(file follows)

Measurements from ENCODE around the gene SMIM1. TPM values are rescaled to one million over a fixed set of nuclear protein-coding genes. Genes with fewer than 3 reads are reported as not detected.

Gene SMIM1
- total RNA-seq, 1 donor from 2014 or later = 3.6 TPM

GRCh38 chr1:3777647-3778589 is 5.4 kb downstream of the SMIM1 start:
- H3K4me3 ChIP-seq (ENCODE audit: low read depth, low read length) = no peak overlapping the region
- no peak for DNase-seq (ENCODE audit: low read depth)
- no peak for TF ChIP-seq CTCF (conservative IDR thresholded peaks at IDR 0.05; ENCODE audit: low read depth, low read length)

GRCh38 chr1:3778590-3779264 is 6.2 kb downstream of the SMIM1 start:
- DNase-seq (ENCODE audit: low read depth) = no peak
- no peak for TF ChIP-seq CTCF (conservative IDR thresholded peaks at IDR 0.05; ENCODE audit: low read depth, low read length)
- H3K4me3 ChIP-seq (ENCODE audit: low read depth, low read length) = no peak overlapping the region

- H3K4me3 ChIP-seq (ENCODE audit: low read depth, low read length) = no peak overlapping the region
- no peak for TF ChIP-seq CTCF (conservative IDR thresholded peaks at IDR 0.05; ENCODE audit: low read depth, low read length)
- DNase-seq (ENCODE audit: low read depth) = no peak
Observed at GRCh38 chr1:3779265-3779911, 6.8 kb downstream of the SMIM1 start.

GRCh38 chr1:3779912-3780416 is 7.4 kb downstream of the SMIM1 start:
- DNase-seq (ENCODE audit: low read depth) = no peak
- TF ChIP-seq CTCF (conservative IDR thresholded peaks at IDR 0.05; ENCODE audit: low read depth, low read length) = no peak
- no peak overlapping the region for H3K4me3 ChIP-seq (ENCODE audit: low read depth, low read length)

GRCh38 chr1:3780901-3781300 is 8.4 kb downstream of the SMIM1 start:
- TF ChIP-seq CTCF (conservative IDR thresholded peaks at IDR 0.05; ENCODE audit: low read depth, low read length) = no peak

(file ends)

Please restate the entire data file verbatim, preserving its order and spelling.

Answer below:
Measurements from ENCODE around the gene SMIM1. TPM values are rescaled to one million over a fixed set of nuclear protein-coding genes. Genes with fewer than 3 reads are reported as not detected.

Gene SMIM1
- total RNA-seq, 1 donor from 2014 or later = 3.6 TPM

GRCh38 chr1:3777647-3778589 is 5.4 kb downstream of the SMIM1 start:
- H3K4me3 ChIP-seq (ENCODE audit: low read depth, low read length) = no peak overlapping the region
- no peak for DNase-seq (ENCODE audit: low read depth)
- no peak for TF ChIP-seq CTCF (conservative IDR thresholded peaks at IDR 0.05; ENCODE audit: low read depth, low read length)

GRCh38 chr1:3778590-3779264 is 6.2 kb downstream of the SMIM1 start:
- DNase-seq (ENCODE audit: low read depth) = no peak
- no peak for TF ChIP-seq CTCF (conservative IDR thresholded peaks at IDR 0.05; ENCODE audit: low read depth, low read length)
- H3K4me3 ChIP-seq (ENCODE audit: low read depth, low read length) = no peak overlapping the region

- H3K4me3 ChIP-seq (ENCODE audit: low read depth, low read length) = no peak overlapping the region
- no peak for TF ChIP-seq CTCF (conservative IDR thresholded peaks at IDR 0.05; ENCODE audit: low read depth, low read length)
- DNase-seq (ENCODE audit: low read depth) = no peak
Observed at GRCh38 chr1:3779265-3779911, 6.8 kb downstream of the SMIM1 start.

GRCh38 chr1:3779912-3780416 is 7.4 kb downstream of the SMIM1 start:
- DNase-seq (ENCODE audit: low read depth) = no peak
- TF ChIP-seq CTCF (conservative IDR thresholded peaks at IDR 0.05; ENCODE audit: low read depth, low read length) = no peak
- no peak overlapping the region for H3K4me3 ChIP-seq (ENCODE audit: low read depth, low read length)

GRCh38 chr1:3780901-3781300 is 8.4 kb downstream of the SMIM1 start:
- TF ChIP-seq CTCF (conservative IDR thresholded peaks at IDR 0.05; ENCODE audit: low read depth, low read length) = no peak